While technology for Kyle’s needs has advanced a lot, it’s a matter of being able to afford it all, Natasha said.

“Insurance doesn’t pay for a lot,” she said; she’s still in school, while Nick works full time. “Anything adapted is hundreds of dollars more.”

The Jacksons recently worked with the Minneapolis organization Mobility for Independence to raise money for a van that fits Kyle into the vehicle in his wheelchair, instead of having to dismantle and reassemble a manual wheelchair for each trip. 

They’ve also found a bicycle that will work for Kyle, and are working to find the rest of the money to buy it.

Despite the challenges, the Jacksons try to give Kyle many of the experiences other children have.

He’s been camping, fishing, to the beach and to a special park in Red Wing developed for kids with disabilities, where he could maneuver through the setup on his own.

“He’s become a lot more independent,” Natasha said.

He also loves video games.

“He can play Playstation 3 better than a lot of grown adults can,” Nick said.

Kyle's future goals, beyond becoming a police officer, include meeting hockey players from the Minnesota Wild, his favorite sports team; the Jacksons said they’re still trying to get him to a game.

“We’ll get him there one of these days,” Nick said.

Going Above and Beyond

Through the past few years, Cedar Park has been "by far the best" school for Kyle, Natasha said.

He’s in mainstream classrooms there—his favorite subject is math, he said—and the family has never felt pressure to separate him or send him to a school for kids with disabilities.

In 2009, Kyle was out for three months for a surgery, and they were able to accommodate his needs, Natasha said.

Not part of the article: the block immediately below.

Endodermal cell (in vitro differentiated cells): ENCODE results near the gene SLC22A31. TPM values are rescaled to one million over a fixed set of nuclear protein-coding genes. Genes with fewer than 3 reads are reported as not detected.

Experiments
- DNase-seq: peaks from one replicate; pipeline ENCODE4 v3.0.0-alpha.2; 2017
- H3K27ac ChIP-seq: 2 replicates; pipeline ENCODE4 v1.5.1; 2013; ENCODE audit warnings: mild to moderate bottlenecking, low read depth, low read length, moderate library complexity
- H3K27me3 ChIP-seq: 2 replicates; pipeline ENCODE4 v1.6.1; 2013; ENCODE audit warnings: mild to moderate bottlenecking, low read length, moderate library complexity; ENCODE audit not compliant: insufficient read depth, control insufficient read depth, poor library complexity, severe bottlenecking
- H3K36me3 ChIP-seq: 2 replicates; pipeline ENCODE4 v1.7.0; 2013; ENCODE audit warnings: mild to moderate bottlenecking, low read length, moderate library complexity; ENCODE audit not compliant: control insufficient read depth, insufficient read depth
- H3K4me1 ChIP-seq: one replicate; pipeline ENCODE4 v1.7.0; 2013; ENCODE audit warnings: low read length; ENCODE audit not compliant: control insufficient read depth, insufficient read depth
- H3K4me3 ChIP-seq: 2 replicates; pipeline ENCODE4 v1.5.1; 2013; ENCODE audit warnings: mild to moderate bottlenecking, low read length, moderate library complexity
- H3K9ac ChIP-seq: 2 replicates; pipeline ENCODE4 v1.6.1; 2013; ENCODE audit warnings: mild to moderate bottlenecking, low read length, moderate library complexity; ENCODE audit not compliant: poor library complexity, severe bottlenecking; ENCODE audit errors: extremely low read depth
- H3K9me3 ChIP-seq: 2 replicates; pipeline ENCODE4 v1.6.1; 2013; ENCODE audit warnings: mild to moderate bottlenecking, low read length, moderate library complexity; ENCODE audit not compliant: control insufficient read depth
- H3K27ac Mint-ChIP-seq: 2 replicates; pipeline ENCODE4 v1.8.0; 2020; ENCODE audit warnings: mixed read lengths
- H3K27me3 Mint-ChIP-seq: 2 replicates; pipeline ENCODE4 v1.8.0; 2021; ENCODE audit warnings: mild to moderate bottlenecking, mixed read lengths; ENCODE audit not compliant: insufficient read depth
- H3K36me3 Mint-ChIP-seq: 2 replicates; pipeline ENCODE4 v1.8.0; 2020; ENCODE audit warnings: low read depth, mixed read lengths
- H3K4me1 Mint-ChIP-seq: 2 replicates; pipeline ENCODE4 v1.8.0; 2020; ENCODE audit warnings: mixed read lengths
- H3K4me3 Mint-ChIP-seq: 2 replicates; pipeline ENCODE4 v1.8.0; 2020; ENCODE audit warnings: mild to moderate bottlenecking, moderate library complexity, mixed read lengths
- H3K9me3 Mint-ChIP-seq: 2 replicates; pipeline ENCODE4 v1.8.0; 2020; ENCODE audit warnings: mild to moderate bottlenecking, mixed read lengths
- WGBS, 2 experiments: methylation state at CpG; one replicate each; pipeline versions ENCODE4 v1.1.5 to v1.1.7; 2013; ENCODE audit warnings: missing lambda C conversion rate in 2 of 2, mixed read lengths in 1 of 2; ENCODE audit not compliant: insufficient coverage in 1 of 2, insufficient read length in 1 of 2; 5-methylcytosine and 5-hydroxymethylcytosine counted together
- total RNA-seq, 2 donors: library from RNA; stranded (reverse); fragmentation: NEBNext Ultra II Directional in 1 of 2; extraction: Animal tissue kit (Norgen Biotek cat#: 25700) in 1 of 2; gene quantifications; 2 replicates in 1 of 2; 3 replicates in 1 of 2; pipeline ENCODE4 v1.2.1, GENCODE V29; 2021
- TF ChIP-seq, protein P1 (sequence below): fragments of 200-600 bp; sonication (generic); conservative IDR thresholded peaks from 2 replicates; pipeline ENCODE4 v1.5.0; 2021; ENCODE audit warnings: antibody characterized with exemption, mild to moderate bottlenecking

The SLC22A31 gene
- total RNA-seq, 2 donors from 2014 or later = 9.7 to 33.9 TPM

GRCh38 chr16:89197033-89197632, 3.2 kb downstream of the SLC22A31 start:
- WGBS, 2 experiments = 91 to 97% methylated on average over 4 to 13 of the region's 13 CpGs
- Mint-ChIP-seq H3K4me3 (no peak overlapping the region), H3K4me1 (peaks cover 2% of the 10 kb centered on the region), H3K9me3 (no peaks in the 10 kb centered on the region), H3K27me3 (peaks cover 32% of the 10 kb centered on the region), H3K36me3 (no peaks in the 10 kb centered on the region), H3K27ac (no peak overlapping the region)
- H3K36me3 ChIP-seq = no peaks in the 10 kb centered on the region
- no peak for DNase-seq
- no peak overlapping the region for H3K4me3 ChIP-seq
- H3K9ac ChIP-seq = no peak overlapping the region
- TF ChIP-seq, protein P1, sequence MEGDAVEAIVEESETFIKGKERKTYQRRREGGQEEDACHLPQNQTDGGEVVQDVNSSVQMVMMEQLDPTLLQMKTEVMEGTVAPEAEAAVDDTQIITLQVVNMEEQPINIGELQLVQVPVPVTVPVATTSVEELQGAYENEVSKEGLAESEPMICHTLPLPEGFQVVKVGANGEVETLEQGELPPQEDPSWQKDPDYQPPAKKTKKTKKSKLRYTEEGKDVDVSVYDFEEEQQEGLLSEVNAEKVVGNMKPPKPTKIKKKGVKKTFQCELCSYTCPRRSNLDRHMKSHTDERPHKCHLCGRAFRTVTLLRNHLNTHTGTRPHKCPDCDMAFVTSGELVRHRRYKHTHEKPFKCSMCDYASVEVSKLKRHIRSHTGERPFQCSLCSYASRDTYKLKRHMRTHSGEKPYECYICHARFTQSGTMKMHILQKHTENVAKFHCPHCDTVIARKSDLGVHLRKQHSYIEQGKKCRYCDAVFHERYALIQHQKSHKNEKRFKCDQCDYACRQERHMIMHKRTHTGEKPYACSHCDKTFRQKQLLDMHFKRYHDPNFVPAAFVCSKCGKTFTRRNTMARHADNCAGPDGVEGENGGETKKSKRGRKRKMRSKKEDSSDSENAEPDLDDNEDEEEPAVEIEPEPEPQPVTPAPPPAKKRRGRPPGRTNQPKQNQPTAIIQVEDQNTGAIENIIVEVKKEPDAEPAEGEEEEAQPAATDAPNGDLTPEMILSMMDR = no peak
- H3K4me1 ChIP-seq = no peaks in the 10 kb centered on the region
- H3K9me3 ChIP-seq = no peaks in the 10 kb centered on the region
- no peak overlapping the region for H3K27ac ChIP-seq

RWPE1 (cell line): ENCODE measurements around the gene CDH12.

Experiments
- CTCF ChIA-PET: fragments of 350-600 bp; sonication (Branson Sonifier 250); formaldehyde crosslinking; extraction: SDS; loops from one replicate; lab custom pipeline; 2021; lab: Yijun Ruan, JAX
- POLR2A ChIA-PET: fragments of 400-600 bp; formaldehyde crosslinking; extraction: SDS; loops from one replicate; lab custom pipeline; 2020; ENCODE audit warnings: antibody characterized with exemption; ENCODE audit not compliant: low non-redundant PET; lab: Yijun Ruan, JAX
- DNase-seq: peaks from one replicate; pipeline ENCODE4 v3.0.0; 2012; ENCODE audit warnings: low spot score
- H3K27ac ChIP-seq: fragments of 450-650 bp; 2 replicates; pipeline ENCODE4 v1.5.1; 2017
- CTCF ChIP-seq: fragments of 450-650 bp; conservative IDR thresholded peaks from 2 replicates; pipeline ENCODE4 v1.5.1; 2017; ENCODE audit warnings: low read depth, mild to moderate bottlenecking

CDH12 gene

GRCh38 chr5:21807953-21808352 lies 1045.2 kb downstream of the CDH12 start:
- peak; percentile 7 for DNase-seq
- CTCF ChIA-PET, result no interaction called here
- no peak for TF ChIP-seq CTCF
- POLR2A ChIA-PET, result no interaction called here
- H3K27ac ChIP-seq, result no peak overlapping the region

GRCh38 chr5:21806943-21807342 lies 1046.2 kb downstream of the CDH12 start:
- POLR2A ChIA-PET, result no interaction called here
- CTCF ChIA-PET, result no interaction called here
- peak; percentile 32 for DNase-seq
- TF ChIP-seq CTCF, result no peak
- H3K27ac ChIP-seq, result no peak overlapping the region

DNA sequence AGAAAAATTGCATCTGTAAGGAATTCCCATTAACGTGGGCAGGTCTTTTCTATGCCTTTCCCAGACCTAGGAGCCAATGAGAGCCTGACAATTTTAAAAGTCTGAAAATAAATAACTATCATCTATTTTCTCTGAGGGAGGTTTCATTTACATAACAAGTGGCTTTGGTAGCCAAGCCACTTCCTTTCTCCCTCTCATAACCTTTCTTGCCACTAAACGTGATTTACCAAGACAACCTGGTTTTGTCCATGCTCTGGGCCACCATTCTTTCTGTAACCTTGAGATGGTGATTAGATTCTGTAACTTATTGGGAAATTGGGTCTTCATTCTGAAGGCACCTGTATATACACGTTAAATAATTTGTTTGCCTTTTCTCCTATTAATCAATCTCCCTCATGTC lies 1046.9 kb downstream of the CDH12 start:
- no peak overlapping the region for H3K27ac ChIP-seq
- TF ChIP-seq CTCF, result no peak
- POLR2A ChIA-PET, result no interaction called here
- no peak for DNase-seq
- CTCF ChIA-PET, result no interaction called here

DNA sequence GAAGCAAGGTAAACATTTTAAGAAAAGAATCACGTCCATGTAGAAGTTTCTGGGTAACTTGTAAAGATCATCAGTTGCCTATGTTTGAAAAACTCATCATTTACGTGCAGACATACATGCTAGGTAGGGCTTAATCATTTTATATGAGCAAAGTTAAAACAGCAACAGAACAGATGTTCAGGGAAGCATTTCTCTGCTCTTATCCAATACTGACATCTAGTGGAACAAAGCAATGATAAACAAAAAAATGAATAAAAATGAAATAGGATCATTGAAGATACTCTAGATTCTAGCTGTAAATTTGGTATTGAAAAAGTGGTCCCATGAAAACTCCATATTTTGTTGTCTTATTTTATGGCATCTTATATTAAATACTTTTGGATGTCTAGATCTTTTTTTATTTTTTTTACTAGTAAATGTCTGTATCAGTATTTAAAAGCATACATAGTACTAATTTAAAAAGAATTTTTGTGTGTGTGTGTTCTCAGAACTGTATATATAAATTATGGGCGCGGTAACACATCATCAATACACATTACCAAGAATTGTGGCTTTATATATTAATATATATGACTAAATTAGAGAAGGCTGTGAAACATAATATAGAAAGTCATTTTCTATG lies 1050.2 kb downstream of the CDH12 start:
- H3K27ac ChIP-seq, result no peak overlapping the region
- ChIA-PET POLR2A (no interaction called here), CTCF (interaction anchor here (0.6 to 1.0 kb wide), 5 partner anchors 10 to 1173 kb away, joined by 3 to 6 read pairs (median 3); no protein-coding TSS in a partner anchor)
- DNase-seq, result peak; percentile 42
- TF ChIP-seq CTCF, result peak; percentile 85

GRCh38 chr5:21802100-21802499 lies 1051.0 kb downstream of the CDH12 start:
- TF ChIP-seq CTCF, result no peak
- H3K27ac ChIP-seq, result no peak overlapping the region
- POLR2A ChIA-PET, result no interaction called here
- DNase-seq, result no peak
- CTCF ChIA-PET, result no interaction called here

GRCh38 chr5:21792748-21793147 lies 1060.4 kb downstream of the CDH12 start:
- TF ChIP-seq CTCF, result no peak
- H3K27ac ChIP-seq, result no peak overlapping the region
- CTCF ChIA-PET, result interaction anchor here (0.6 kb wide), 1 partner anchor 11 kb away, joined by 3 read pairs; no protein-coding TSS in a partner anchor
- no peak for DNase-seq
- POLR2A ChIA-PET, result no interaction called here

“They go above and beyond what they need to do,” she said.

He spends each day accompanied by Monio. She tries to help him interact with other students as much as possible, even maneuvering his wheelchair for him while learning dance moves in gym class.

“Our chemistry is so close,” Monio said.

While the school community has been accepting of Kyle, Natasha said she wishes for more awareness among the general public of disabilities and the accommodations needed for them.

“It takes him a little bit to talk, but if you listen and give time, he’ll talk to you,” Natasha said of her son. “He’ll tell you why he’s in a wheelchair.”

One thing the Jacksons made sure to do was to be straightforward with Kyle’s brother, Blake, now 9, and sister, Chloe, now 7, about their older brother.

“We just tell them, ‘Everybody’s different,’ ” Natasha said. “I think that opens them up more to seeing people. They don’t react to people who have disabilities.”

The Kyle Smile

Though Kyle is in a wheelchair, the first thing everyone notices about him is his smile.

“He has the biggest, brightest, hugest smile,” she said. “Everybody calls it the Kyle smile. You can’t be mad when you’re around him. You can’t be sad.”

Though he can be emotional, the smile is on his face every morning when he goes to school.  

“We make each other laugh all the time,” Monio said.

Monio isn’t sure whether she’ll get to continue on to middle school with Kyle. Regardless, the new school will give him a chance to get to know even more people.

Considering that Kyle always has a smile on his face, that shouldn’t be too hard.

"For as many struggles as he's gone through,” Nick said, “he's the happiest kid you'll ever meet.”